Joan Schwartzman, backbone of Kendall’s Temple Beth Am, dies at 82
10/01/2013 2:08 PM
10/01/2013 4:22 PM
Joan Schwartzman, who for more than 30 years was the glue at Kendall’s Temple Beth Am, has died at age 82.
Born in Brooklyn in 1931, Schwartzman moved to Miami in 1938 and never left. In the early 1960s, when her youngest son Steven was 4 months old, she began work at the temple as Rabbi Herbert Baumgard’s secretary.
“My entire life and my brother’s entire life has been that temple,” said Steven, now 54. “I was married and bar mitzvahed there.”
Schwartzman retired as Temple Beth Am’s executive director in 1991.
She died Sept. 22 and services were held three days later.
Schwartzman always taught her two sons, Steven and Barry, 59, the importance of effort. Whether it was in personal life, academics, or professional life she always tried to be the best version of herself.
She always made herself available in the temple and won the trust of most of the congregation. People would approach her with their personal problems and she would listen, without judgment, to try to solve the problem at hand.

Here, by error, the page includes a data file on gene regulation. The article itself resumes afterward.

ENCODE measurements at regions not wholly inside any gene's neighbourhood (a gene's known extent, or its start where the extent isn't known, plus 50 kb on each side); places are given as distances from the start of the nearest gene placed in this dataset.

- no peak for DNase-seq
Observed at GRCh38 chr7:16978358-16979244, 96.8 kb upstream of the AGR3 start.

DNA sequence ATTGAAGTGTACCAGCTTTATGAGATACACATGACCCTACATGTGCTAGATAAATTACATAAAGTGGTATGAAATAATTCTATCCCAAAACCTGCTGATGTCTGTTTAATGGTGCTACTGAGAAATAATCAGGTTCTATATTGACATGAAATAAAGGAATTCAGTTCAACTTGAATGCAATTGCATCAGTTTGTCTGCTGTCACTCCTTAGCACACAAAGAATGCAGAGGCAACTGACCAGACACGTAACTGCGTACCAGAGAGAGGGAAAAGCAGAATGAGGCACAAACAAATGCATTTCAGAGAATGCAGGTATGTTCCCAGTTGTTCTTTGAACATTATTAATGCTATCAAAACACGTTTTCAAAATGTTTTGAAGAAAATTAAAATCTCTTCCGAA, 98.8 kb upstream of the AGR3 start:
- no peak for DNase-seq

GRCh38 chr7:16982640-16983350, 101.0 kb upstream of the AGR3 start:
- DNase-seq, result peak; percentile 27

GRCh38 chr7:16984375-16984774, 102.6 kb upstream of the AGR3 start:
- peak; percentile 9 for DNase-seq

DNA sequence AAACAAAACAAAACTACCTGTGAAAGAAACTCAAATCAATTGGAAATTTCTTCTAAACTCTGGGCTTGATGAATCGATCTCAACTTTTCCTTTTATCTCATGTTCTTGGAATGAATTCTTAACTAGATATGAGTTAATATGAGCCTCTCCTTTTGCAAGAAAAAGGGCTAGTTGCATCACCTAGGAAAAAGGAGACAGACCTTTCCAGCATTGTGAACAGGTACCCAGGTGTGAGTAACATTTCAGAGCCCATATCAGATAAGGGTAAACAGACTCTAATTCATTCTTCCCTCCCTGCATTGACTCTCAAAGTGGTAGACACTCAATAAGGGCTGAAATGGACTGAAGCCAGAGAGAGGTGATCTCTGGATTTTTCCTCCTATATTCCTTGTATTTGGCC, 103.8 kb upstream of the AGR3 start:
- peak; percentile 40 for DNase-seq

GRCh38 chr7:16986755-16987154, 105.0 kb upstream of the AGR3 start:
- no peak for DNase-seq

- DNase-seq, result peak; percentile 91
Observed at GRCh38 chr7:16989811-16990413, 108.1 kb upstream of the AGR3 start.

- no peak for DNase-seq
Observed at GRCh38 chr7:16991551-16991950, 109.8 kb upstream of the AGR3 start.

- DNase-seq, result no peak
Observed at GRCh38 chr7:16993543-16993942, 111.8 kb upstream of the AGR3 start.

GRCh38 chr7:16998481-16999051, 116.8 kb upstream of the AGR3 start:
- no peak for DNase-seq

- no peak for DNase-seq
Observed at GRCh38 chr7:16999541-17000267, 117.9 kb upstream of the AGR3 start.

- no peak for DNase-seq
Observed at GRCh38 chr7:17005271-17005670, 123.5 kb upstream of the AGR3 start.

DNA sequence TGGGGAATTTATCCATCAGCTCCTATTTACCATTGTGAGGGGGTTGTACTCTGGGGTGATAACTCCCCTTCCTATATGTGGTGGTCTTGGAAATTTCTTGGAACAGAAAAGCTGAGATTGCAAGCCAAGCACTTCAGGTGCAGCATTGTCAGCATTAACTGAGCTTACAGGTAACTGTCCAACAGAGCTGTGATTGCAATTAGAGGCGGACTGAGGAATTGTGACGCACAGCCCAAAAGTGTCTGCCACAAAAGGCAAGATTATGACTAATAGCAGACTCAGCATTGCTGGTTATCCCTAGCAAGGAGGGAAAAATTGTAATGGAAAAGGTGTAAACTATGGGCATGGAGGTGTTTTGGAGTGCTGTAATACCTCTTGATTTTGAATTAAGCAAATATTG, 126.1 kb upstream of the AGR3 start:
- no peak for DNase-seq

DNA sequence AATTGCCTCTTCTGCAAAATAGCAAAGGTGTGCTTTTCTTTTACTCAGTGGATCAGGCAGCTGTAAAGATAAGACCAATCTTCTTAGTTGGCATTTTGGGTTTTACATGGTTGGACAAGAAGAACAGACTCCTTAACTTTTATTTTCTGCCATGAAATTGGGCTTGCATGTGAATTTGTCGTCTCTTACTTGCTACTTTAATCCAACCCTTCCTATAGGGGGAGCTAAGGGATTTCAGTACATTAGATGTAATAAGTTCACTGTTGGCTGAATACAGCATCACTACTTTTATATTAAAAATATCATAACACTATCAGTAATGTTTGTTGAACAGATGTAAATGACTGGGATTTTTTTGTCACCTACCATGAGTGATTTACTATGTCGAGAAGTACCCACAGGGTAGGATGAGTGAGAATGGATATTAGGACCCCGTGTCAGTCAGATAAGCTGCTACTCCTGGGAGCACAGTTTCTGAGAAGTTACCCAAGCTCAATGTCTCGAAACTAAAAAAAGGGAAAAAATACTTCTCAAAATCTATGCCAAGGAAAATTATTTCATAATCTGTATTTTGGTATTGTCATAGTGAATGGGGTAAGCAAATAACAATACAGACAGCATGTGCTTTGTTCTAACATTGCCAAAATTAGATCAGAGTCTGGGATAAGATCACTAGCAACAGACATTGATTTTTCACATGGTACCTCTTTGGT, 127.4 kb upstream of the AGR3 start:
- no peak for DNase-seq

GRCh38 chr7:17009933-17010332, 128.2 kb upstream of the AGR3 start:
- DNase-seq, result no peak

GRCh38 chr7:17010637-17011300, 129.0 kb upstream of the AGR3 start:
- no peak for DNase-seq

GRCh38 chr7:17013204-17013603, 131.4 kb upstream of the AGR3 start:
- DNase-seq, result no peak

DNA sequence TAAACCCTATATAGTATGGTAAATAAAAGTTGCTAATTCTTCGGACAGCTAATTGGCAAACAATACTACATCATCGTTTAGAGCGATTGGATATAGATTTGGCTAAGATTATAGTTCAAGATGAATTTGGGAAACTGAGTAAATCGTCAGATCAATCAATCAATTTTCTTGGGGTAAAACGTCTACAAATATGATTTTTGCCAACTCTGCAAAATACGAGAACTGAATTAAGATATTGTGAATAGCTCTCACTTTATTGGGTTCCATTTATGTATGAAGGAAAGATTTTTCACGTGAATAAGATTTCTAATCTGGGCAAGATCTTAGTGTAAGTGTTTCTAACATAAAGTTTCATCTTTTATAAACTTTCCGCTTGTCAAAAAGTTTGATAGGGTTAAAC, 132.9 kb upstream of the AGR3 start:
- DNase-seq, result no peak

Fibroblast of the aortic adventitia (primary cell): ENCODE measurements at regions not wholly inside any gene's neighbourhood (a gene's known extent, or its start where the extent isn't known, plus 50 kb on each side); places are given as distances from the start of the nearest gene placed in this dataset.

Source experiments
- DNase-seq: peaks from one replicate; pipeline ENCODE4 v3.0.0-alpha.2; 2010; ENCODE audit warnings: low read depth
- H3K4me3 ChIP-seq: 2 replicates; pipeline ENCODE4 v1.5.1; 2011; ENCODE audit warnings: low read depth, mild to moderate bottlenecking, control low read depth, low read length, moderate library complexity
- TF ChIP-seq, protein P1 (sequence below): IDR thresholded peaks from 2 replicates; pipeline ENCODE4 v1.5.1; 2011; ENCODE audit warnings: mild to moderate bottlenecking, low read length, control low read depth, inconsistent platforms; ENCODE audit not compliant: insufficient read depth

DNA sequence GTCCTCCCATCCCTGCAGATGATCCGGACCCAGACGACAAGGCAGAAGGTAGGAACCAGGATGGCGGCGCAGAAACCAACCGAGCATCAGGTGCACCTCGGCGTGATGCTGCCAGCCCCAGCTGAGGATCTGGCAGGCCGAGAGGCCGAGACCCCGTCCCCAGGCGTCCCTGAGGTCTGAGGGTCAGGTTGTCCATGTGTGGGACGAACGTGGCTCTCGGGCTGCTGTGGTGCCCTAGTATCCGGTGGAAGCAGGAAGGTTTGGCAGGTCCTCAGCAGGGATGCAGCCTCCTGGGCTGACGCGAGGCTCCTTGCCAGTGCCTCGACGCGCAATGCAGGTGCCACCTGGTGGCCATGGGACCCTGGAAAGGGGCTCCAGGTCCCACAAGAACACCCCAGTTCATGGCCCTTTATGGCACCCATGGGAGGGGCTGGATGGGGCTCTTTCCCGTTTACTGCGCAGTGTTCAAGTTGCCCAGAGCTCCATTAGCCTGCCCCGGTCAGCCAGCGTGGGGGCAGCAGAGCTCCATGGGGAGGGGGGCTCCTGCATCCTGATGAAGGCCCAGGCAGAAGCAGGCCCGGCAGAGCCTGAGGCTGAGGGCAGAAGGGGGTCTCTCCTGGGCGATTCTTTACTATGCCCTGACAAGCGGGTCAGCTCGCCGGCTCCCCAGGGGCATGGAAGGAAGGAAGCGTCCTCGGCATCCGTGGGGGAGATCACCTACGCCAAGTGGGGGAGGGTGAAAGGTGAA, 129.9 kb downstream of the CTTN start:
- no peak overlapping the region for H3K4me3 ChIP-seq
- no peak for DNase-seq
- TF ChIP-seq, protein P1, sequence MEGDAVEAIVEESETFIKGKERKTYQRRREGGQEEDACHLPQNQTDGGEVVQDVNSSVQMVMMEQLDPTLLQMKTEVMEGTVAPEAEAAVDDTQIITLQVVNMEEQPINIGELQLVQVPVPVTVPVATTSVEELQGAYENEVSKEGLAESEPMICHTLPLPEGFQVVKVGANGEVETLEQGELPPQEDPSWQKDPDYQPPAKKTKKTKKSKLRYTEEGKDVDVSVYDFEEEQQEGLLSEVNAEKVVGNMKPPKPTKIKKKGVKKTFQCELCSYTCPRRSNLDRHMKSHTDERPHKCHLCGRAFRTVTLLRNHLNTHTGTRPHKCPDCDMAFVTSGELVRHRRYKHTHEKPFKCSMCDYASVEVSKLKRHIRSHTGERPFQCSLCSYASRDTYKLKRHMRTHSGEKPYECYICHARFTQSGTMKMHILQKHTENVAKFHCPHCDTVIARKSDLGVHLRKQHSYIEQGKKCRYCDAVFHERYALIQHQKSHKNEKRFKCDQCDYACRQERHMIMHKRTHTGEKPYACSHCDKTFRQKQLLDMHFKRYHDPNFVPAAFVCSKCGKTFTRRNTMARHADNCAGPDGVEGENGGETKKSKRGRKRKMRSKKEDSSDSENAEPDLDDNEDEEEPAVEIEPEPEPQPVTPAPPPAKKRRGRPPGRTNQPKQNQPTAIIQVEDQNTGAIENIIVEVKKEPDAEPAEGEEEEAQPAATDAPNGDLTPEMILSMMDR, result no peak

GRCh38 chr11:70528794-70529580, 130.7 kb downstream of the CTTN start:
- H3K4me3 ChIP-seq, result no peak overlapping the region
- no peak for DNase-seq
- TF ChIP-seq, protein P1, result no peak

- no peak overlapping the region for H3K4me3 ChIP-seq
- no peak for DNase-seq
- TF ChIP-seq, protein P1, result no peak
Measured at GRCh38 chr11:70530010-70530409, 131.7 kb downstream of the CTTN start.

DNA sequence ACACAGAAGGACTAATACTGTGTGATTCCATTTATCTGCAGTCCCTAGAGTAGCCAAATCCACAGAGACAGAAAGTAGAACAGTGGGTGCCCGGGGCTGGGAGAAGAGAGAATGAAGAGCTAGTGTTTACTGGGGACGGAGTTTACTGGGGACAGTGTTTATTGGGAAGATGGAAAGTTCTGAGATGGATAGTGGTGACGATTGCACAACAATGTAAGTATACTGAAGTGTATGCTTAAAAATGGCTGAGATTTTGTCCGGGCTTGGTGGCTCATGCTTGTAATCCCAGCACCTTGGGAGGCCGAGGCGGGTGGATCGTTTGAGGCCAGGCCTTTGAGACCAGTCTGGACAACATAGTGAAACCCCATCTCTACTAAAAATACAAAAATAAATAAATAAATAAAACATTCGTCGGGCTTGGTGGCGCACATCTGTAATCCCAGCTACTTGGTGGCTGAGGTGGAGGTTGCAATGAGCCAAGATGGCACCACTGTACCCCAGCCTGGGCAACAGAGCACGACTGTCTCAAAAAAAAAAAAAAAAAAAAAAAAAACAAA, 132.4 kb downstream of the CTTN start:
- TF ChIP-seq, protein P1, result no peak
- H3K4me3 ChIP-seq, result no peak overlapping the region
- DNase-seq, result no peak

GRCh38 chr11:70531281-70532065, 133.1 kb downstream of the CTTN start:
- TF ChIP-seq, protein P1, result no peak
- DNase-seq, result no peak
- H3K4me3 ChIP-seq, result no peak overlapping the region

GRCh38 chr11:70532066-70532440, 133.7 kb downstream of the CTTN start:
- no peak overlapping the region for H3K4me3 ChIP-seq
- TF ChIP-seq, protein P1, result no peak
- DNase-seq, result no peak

“I would call her ‘Dear Abby,’ ” her youngest son said. “That’s how she was eulogized last week.”
Around the temple, Schwartzman was also called the hurricane.
When Rabbi James Simon arrived at the synagogue in 1983, he was supposed to be trained by the assistant rabbi. But the assistant had already left Kendall for a new job. The head rabbi and the temple’s administrator were both on vacation.
In a panic, Rabbi Simon called the administrator for help, telling him he was all alone. He recalled the conversation in an email to the family.
“Not to worry — I have left you our hurricane,” the administrator told the new rabbi.
“What does that mean?” Simon asked.
“I call Joan Schwartzman the hurricane. She moves fast, she is relentless, she is strong, she is fearless and she is not intimidated by anything in her path.”
Schwartzman is survived by sons Steven and Barry, five grandchildren and a great-granddaughter.
To honor her memory, the family asks that donations be made to Temple Beth Am.
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